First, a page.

Four hundred members of the Seattle area’s Nepalese community gathered at the Hindu Temple and Cultural Center in Bothell on Sunday to pray for those affected by the devastating earthquake.
Prayas Shrestha was on the phone with his parents in Bhaktapur, Nepal, around midnight Friday when the line went dead. Assuming the connection had been lost because of an outage, the Bellevue resident started browsing the Internet, waiting for them to call back.
Then he saw someone had posted a photo of a damaged temple. After seeing more photos, everything started to come together, and he realized there had been an earthquake. He feared the worst.
Shrestha’s fears were confirmed when he spoke with his parents about two hours after the earthquake: His cousin had been on the roof of the family’s house when the shaking started, and fell to his death.
How to help
These are among the agencies accepting donations:
• World Vision: worldvision.org or 888-562-4453 (weekdays)
• World Concern: www.worldconcern.org/nepal or 800-755-5022 (weekdays)
• CARE: www.care.org or 800-422-7385
• Nepal Seattle Society: www.nepalseattle.org
• Doctors Without Borders: www.doctorswithoutborders.org or (888) 392-0392.
• American Red Cross: www.redcross.org.
• Sahayeta: www.sahayeta.org
• Save the Children: www.savethechildren.org or 1-800-728-3843
“It’s really sad. I spent so much time with him; we even shared a room when I was younger,” Shrestha, 34, said. “He has a small daughter. She turned 1 seven days ago.”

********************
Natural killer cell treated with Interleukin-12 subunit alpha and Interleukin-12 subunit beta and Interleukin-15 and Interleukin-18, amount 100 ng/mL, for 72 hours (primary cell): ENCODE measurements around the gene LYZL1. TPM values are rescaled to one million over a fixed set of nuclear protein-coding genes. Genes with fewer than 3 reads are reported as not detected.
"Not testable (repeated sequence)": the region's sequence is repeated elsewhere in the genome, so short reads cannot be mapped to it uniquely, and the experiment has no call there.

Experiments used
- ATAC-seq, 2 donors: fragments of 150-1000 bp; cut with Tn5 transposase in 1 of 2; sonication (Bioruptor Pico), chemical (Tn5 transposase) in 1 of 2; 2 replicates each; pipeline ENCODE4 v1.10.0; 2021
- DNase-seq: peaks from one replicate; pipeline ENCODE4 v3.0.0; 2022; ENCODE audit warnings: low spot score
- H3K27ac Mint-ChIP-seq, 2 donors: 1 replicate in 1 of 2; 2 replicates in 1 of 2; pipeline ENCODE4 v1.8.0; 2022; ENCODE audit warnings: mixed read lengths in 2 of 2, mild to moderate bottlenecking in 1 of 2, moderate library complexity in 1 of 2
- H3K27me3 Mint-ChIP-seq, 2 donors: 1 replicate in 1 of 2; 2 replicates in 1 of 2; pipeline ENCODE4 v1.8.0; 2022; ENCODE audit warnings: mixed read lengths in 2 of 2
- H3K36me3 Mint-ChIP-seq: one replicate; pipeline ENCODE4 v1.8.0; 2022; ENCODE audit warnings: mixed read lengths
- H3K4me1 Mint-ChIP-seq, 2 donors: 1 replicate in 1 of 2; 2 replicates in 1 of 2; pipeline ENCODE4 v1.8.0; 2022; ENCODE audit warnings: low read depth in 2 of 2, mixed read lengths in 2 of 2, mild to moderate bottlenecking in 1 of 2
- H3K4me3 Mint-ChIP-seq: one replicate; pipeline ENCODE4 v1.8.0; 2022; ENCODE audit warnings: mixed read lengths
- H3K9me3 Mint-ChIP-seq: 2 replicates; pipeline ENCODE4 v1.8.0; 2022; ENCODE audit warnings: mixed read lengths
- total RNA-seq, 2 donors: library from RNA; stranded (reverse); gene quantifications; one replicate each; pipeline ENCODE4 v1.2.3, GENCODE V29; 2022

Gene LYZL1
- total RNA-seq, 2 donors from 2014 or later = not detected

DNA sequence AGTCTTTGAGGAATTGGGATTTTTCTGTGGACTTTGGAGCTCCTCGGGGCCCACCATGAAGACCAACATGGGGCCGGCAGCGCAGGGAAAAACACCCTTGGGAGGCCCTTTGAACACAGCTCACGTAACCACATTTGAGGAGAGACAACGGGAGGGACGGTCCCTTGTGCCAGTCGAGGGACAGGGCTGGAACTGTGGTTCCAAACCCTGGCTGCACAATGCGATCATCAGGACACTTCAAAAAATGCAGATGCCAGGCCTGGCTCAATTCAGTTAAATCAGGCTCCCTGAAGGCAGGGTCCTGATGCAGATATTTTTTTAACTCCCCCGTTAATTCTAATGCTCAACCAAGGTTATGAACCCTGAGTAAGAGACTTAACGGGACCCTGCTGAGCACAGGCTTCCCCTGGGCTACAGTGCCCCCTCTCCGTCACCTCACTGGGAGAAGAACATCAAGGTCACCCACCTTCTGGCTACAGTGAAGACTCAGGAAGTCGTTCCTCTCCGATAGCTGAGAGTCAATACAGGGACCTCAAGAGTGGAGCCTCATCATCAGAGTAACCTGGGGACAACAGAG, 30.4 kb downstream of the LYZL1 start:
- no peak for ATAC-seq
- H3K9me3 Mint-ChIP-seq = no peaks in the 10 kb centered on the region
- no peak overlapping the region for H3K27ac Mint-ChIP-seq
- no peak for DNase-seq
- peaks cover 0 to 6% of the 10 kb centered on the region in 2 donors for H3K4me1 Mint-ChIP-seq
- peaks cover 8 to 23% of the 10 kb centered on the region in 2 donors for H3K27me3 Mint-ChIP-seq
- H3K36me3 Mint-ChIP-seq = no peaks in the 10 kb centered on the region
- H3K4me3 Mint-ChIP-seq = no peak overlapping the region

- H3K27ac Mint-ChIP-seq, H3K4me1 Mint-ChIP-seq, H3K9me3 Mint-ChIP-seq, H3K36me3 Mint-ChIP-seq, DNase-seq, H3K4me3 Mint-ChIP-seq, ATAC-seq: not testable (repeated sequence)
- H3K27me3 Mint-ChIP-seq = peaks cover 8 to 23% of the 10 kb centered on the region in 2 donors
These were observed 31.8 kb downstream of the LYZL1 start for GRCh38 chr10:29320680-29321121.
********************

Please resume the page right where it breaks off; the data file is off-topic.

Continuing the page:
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Shrestha was one of about 400 members of Washington’s Nepalese community who gathered Sunday at the Hindu Temple & Cultural Center in Bothell for a prayer service, organized by the Nepal Seattle Society. Many brought donations, which organizers said will be sent to the Nepal Red Cross Society.
By Sunday afternoon, $9,500 had been donated to the fund.
“This is a really difficult time for all of us,” Nepal Seattle Society General Secretary Mohan Karki said during the prayer service. “When we come together as a society, it means a lot.”
Local Nepalese residents spoke about the difficulty of getting in touch with family members, many of whom are sleeping outdoors, in the rain, fearing continued aftershocks. Some have only communicated with them through a single phone call or Facebook message.
“Everything is lost,” said Shrestha, who also worries about looting as residents forced outdoors become more desperate. “Everyone is just living in the moment.”
Before the prayer service started, one man looked at his phone and saw he had a message from a relative, who told him they had just felt another tremor.
Residents also spoke about their hopes for the future of Nepal, while acknowledging relief efforts could take years.
“There are lives lost, and our heritage and culture, that’s all wiped out,” Ashlesha Rijal, 20, said. “We can help reconstruct a new future but we can’t get back what was lost.”
The Nepal Seattle Society said it will be planning more events, including a peace walk around Green Lake next weekend.